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Ralph Reiland

Protesting U.S., Kaepernick ignores Cuba's oppression

| Sunday, Oct. 8, 2017, 9:00 p.m.
49ers Colin Kaepernick (7) and Eric Reid (35) kneel during the national anthem before their game against the Panthers on Sunday, Sept. 18, 2016, in Charlotte.
49ers Colin Kaepernick (7) and Eric Reid (35) kneel during the national anthem before their game against the Panthers on Sunday, Sept. 18, 2016, in Charlotte.

At a news conference following his original refusal to stand during the national anthem at a 49ers' preseason game in August 2016, then-San Francisco quarterback Colin Kaepernick wore a shirt depicting scenes from a 1960 meeting between Fidel Castro and Malcolm X, displaying the phrase “Like minds think alike.”

Wrote Miami Herald sports columnist Greg Cote at the time: “Short of lighting a match and torching the American flag in downtown San Francisco, there isn't much the 49ers' star could be doing to draw more attention to his protest over racial inequality.”

Kaepernick was seeking to put a spotlight on inequality and shootings of blacks by police.

If, in fact, it was inequality in distribution of wealth and income in the U.S. that had Kaepernick sitting or kneeling during “The Star-Spangled Banner,” a quick look at his pay stub might have indicated to him that he might have had an obvious obligation to do some income redistribution and leveling of his own.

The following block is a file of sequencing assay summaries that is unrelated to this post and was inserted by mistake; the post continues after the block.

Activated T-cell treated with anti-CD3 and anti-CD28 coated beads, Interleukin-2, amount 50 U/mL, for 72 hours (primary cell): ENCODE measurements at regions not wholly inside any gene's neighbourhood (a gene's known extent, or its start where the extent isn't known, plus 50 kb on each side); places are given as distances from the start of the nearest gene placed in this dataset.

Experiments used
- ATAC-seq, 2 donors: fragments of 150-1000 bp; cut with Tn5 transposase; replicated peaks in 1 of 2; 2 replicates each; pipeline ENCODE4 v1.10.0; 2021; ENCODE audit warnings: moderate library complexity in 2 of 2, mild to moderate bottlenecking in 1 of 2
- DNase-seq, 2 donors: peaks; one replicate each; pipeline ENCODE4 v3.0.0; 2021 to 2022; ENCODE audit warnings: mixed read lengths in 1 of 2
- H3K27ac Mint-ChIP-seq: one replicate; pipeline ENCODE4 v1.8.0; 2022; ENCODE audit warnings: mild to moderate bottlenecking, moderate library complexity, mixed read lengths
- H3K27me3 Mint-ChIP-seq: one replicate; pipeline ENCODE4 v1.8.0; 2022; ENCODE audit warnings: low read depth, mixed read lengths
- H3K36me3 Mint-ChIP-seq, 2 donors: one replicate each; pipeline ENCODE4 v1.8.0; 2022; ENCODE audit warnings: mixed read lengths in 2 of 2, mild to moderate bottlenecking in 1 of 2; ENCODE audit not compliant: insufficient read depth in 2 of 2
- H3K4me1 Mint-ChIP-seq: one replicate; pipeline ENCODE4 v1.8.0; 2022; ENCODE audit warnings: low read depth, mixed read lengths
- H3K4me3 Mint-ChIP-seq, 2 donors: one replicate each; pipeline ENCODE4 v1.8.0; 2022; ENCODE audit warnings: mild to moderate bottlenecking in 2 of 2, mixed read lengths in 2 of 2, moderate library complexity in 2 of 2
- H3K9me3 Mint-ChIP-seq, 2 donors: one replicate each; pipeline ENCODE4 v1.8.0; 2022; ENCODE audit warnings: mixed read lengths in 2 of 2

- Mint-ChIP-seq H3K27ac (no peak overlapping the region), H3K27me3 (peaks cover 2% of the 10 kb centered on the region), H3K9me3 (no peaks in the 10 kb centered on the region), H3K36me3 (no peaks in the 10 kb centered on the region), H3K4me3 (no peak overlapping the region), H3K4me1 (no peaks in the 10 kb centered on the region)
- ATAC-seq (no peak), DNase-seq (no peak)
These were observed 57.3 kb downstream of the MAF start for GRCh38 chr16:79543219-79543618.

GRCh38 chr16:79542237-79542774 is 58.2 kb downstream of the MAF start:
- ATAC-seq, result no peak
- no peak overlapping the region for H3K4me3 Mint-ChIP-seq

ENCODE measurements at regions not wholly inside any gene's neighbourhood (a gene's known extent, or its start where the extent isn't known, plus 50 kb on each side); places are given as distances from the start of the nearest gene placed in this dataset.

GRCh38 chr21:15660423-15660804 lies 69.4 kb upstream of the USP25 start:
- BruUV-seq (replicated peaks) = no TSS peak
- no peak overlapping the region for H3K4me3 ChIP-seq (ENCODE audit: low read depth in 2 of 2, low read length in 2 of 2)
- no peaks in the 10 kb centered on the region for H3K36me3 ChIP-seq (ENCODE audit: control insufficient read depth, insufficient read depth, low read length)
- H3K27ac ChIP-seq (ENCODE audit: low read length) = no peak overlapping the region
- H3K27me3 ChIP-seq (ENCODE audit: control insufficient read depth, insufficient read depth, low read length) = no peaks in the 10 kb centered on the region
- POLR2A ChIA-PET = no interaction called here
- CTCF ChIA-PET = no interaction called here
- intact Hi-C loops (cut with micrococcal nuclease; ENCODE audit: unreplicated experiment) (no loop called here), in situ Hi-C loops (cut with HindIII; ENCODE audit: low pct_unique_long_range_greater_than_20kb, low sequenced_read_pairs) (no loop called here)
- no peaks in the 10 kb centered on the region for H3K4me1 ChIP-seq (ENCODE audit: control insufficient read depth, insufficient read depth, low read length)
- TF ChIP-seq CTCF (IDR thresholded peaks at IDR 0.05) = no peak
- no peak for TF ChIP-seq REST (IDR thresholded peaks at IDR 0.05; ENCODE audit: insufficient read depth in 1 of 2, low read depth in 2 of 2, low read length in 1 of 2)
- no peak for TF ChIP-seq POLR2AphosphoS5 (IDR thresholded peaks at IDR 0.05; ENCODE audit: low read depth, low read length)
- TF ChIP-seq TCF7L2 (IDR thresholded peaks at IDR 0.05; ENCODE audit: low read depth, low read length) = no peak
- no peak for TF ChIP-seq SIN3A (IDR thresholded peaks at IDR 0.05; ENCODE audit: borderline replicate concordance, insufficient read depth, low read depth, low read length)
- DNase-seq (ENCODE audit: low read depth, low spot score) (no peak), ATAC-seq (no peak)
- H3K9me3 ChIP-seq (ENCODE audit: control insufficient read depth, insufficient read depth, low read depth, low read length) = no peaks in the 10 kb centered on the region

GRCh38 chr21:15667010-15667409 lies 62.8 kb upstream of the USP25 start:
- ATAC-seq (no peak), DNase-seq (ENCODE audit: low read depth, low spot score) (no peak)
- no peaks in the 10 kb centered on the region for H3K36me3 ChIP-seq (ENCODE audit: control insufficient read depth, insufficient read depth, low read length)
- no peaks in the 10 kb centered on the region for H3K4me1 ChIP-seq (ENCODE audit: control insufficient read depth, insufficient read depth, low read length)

“After leading the San Francisco 49ers to consecutive NFC championship games and one Super Bowl, Colin Kaepernick was rewarded with a ‘record' seven-year, $126 million contract,” reported Business Insider in December 2014. “But after Kaepernick's nightmare season we are already seeing that the contract is not nearly as big as everybody made it out to be, and he could receive as little as $25.9 million.”

Either way, $126 million or $25.9 million, Kaepernick's pay vastly surpassed U.S. workers' median earnings — $865 per week for all full-time wage and salary workers in the first quarter of 2017, or $44,980 per year, according to the Bureau of Labor Statistics.

Similarly, compensation of $126 million or $25.9 million substantially beats the state-controlled salaries of the top baseball players in Cuba. The highest-level players in Cuba, overall, receive 0.5 percent of U.S. Major League Baseball salaries due to the Castro regime's leveling mandates and compensation ceilings.

“If the defectors (from Cuba) could form a team, they would have every chance of winning a world title,” reported the U.K.'s The Guardian in 2014, referring to the centrally imposed pay ceilings for players' salaries, “little different from those of a construction site worker, bus driver or librarian.”

And at that time, The Guardian said, “More than 20 players have deserted Cuba in the past four years to pursue Major League millions in the U.S.”

When the San Francisco 49ers visited the Miami Dolphins in November 2016, “Kaepernick engaged in a conference call with members of the South Florida media,” reported The Washington Post.” A Cuba-born Miami sports columnist asked about the shirt Kaepernick had worn that appeared to show support for Fidel Castro.

Kaepernick had already explained, in August 2016: “I am not going to stand up to show pride in a flag or a country that oppresses black people and people of color.”

He doesn't seem to comprehend how the Castro dictatorship oppressed Cubans of every color.

Ralph R. Reiland is associate professor of economics emeritus at Robert Morris University and a local restaurateur (rrreiland@aol.com).

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